The time is almost upon us! Tonight, starting at 7pm Pacific (10pm Eastern), eight of the world's best SOULCALIBUR V players will be squaring off for over $10,000 in prizes. Be sure to check it out live, courtesy of Team Spooky.
And now we finally get to the meat of the matter. In truth, everything I explained so far is simple; how to record your games in part 1, and then how to add commentary in part 2. This is all simple stuff, even part 3. Streaming is easy: its easy to do things right, and at the same time its easy to do things wrong.
As I've stated previously, I have been releasing videos online for almost a decade now. Back when I started, bandwidth and space wasn't nearly as fast and abundant. So you had to learn "tricks"; things like "b-frames", "QP", "trellis" or "umh/esa/tesa" became the norm. Ever wonder how fansubbers release episodes in high quality with low file sizes? Sadly, most of these techniques can't be used in the world of streaming; but much of the knowledge can still be put into practice.
Building a stream setup is an incremental process. First you need to put together a system to record your games, then you need to add vocal commentary, and finally you take all that it do it live. Last week, I went through the basics on how to record your video games. The first thing we accomplished was a setup able to handle the recording of video from your console to your computer.
However, just recording video games isn't enough; you need a way to infuse commentary into your recordings. There are many ways to add commentary; if you were just dealing with recordings, and not a live stream, you could simply add a voice over in post-production using a PC microphone and a video editing program such as Adobe Premiere or Sony Vegas. However, since the end result of these articles is to have a live stream, this just isn't good enough.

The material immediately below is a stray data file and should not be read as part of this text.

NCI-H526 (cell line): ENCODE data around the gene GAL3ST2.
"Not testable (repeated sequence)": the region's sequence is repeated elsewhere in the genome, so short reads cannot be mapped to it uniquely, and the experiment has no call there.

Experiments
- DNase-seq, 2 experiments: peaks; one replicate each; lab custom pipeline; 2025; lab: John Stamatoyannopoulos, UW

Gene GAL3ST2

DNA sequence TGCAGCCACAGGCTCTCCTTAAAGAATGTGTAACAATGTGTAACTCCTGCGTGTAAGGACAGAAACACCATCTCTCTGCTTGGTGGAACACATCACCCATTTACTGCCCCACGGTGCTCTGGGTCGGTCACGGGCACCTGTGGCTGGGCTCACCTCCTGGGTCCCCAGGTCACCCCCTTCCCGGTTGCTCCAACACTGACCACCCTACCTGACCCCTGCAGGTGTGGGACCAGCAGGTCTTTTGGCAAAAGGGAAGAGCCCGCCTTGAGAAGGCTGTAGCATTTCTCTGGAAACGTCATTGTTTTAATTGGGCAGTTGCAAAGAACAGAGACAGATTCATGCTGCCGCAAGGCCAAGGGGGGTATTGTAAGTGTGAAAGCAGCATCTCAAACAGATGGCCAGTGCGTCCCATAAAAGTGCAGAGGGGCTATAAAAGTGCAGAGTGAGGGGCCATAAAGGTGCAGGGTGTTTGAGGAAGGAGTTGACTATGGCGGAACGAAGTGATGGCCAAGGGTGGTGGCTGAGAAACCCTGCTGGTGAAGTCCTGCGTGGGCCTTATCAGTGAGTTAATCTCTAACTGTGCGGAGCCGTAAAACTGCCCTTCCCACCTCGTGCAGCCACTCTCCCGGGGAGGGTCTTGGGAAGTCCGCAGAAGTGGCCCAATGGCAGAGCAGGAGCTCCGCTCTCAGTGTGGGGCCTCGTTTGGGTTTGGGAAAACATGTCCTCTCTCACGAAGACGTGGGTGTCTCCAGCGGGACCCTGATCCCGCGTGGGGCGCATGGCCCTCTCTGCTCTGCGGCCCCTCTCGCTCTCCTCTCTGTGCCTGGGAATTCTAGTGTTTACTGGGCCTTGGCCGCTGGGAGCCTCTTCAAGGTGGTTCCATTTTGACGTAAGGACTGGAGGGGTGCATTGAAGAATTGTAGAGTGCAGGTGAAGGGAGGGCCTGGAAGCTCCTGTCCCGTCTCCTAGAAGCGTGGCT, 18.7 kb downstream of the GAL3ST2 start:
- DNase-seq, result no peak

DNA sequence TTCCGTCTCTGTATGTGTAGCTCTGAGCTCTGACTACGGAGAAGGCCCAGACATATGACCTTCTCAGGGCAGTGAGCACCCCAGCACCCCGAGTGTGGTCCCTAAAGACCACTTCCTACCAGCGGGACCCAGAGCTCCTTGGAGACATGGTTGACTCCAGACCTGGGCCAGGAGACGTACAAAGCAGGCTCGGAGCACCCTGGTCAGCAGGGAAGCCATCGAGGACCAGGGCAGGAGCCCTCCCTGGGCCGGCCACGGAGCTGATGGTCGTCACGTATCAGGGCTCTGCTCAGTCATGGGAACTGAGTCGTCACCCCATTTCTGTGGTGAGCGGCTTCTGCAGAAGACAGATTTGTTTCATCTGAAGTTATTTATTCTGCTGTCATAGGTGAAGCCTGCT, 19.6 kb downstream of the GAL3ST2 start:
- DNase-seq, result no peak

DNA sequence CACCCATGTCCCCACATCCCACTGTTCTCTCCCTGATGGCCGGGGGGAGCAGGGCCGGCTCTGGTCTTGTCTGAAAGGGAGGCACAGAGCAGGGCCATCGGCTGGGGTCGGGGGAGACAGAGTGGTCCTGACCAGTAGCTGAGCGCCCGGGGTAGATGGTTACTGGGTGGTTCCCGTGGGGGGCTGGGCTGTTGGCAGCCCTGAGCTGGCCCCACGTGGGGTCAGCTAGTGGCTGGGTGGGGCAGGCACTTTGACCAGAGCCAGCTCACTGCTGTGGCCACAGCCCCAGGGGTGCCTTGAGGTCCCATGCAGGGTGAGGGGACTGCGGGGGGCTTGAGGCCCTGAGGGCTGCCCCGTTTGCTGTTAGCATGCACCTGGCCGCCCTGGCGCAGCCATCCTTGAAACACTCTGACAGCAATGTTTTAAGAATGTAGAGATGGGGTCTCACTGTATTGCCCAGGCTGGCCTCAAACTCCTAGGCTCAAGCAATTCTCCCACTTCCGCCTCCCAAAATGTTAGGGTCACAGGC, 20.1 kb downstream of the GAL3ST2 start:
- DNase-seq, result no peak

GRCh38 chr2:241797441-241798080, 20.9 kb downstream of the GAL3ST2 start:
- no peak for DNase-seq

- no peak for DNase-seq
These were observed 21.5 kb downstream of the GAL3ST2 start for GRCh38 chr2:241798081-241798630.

Fighting games are getting more popular, and as fighting games get more popular, the number of tournaments increases. Something we've witnessed in the SF/MvC community is that when there is a glut of tournaments, the tournaments without a live stream of the events often feel "less important". Thats not to say they in fact, are less important; but they get less exposure and consequently often feel less credible.
As most of you know, we have our own live stream. And while the lack of Soulcalibur on the stream is credited to the decline of popularity in the game, I have still incrementally improved on my equipment so that when Soulcalibur does get popular again, we'll have something special. I often get emails and private messages from people asking what kind of equipment I use; so I figured I would use this column to outline whats needed to give a decent quality stream.
In case you didn't know, HuBBs (and the Gaming Vision Network) from PA has a biweekly "Monday Night Gaming" in which he invites players from around the tri-state area to play various fighting games, usually from Namco's catalog. Right now they streaming Soul Calibur IV and you should be watching! These "Monday Night Gaming" sessions usually have some of the more active players in Pennsylvania.
Also, 8wayrun.com has it's own official Justin.TV channel. JTV has a special feature called "guest hosting"; where with a guest key, anyone can stream as a guest to our channel. So if you have a stream coming up, and you would like to stream your event on the official 8wayrun.com JTV channel, just let me know in advance. You would stream it exactly the same, except instead of streaming to your channel, which may lack "reach", you would be streaming to ours, and gain all the benefits of our system. High defintion quality, producer status and unlimited international viewing!